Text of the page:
Yearbook Excerpt from RTCS Principal Mary Kenyon:
I must admit it. When I was asked to write my piece for the yearbook and I was given the theme, In the Margins, I was baffled and at a loss for direction. So, I went to Google and asked it for the meaning of “in the margins”. According to Google in the margins is a “plural noun. To be on the margins of a society, group, or activity means to be among the least typical or least important parts of it.” This did not bring me any aha moments. How was I going to write an encouraging piece for our seniors that centered around being on the fringe or edge—being in the margins?
My next step was to go to my work partner, without whom I could not do my job, Amy West. After sharing my dilemma with her, Amy advised me to think about how we often write in the margins of Bibles or in the margins of the books we read. She said, “sometimes the notes in the margins are the most profound. When we look back at them, we get insight into what we were thinking at the time.” Leave it to Amy to get to the heart of the matter in just a few sentences. Life is full of margin moments. There are many moments in life that seem insignificant at the time, yet as we look back on them, we can see how God used them to shape us into the people we are.
All too often we get caught up in all that is going on in the world around us. We get so busy with the “big and important” things, that we forget to stop and enjoy the “in the margin” moments. We forget to stop and smell the roses. We forget to take pleasure in the beautiful sunrise or sunset. We ignore the giggles of a little child enjoying the feel of a caterpillar crawling across his hand. We miss the little moments that mean so much.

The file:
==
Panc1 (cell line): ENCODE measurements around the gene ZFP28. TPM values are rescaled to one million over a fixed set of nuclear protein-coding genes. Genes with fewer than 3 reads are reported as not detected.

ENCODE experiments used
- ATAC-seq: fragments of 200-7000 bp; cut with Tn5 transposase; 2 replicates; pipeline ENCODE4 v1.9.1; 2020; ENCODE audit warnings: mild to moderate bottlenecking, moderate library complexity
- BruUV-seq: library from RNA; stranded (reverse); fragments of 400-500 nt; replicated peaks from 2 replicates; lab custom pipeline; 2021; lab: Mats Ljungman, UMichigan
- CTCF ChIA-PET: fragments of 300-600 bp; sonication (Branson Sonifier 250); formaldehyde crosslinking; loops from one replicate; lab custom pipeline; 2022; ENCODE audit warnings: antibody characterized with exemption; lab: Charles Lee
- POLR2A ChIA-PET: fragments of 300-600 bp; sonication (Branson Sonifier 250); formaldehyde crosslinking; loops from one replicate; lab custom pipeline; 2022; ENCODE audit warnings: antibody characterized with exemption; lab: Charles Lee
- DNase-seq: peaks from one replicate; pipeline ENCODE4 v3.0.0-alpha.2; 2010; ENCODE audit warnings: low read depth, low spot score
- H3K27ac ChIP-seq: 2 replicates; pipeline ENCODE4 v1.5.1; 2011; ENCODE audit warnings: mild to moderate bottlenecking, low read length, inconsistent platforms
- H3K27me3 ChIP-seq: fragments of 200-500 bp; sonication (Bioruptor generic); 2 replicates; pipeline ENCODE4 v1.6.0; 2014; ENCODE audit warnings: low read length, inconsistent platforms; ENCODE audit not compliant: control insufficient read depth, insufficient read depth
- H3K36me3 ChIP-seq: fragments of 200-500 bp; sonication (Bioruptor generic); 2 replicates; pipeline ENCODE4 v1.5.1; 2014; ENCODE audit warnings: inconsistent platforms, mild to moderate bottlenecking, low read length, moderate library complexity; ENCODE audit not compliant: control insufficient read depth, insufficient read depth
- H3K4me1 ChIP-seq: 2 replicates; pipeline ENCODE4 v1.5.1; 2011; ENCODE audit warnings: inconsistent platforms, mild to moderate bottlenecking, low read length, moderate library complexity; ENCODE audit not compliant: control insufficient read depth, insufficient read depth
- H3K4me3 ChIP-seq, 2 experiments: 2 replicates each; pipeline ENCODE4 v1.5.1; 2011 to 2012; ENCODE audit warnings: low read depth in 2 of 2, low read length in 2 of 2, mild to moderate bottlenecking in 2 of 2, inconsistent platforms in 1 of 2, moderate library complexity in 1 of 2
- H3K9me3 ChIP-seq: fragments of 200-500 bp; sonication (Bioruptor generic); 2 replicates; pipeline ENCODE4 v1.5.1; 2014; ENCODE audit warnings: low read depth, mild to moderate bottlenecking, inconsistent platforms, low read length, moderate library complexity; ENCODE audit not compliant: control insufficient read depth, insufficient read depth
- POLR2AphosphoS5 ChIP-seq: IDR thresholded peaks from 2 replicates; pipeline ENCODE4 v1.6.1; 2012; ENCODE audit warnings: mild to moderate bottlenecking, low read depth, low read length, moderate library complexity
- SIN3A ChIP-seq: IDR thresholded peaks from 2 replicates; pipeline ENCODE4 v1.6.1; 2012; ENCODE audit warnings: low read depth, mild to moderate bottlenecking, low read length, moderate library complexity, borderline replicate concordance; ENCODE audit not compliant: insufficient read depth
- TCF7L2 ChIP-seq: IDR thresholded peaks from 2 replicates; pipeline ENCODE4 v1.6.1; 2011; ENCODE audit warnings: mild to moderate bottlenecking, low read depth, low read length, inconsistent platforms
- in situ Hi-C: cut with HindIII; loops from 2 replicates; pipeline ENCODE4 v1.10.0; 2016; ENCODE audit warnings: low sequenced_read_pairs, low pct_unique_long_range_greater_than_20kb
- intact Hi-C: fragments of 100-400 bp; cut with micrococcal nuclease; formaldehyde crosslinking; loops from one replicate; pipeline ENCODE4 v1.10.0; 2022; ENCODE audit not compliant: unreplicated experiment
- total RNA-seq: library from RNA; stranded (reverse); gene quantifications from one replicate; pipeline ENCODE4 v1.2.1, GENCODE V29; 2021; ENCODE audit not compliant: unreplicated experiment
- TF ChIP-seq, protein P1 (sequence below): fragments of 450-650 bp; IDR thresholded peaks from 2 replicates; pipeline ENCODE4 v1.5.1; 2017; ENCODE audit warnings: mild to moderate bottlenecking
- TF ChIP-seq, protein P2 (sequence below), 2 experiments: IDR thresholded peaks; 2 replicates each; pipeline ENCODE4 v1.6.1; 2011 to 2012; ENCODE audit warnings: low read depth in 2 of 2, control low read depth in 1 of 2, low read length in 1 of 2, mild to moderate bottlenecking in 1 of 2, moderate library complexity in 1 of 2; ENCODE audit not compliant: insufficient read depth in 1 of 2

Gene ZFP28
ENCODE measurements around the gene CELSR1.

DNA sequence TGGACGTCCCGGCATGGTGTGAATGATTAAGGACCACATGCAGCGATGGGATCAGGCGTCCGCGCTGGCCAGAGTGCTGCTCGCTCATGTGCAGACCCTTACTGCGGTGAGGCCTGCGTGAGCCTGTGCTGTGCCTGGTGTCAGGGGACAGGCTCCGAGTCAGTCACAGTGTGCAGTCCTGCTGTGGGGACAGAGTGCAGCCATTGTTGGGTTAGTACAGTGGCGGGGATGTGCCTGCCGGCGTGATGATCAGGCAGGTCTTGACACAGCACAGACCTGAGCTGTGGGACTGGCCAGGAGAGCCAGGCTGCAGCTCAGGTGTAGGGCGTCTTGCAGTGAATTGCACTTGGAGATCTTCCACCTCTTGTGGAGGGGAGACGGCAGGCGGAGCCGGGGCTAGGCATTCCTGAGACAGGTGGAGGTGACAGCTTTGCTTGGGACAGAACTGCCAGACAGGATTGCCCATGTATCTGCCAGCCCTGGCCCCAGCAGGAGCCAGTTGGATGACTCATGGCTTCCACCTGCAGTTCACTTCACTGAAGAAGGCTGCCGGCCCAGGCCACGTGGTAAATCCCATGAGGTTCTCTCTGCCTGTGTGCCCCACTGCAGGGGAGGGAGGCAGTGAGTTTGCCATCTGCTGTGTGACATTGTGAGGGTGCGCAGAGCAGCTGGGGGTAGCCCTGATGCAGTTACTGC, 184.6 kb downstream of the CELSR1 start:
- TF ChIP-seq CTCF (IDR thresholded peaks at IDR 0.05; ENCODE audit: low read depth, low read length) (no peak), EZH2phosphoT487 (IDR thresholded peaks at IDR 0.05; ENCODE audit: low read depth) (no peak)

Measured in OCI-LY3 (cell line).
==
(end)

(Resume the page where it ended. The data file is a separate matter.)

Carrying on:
Several years ago, LeAnn Womack wrote a song entitled “I Hope You Dance”. In the background of the chorus, you can hear the singers reminding us that, “Time is a wheel in constant motion always rolling us along. Tell me who wants to look back on their years and wonder where those years have gone.” So rather than seeing these periphery moments as insignificant, I want to encourage you to take time to stop and enjoy them. Spend time enjoying the world around you that God created and look to the one who created you. God often uses the little moments in life to teach us big things.
But what is the word for an institution that not only educates the mind, but also the spirit? What is the word for a place that builds lifelong bonds amongst students, staff, and parents? A place that becomes so near and dear, it feels more like family?
The word “school” doesn’t seem big enough to encompass what Robinson Township Christian School means to our family. As a parent, the peace that I feel dropping off my three sons (grades: 2, 6, and 10) each day is priceless. In an unsettled world, one where talk of God is considered taboo and Christian values are often shamed, it is an absolute blessing to have my children within those walls.
Within those walls are some of the best teachers, coaches, volunteers and administrators that I have ever met. They show the fruits of the spirit in all that they do. They are well-equipped and considerate in answering any and all questions that my children have, and believe me, they have many. The individualized classical instruction that they receive is preparing them to think deeply and critically in all areas of learning.
RTCS isn’t just a school to us. It’s a gift. A gift we can clearly see the hand of God in every single day. We thank the Lord for his provision and care in providing us a place like RTCS—a place that is so much more than a school that it could only be a gift from God.
Of Dragons and Living as a Christian in a Fallen World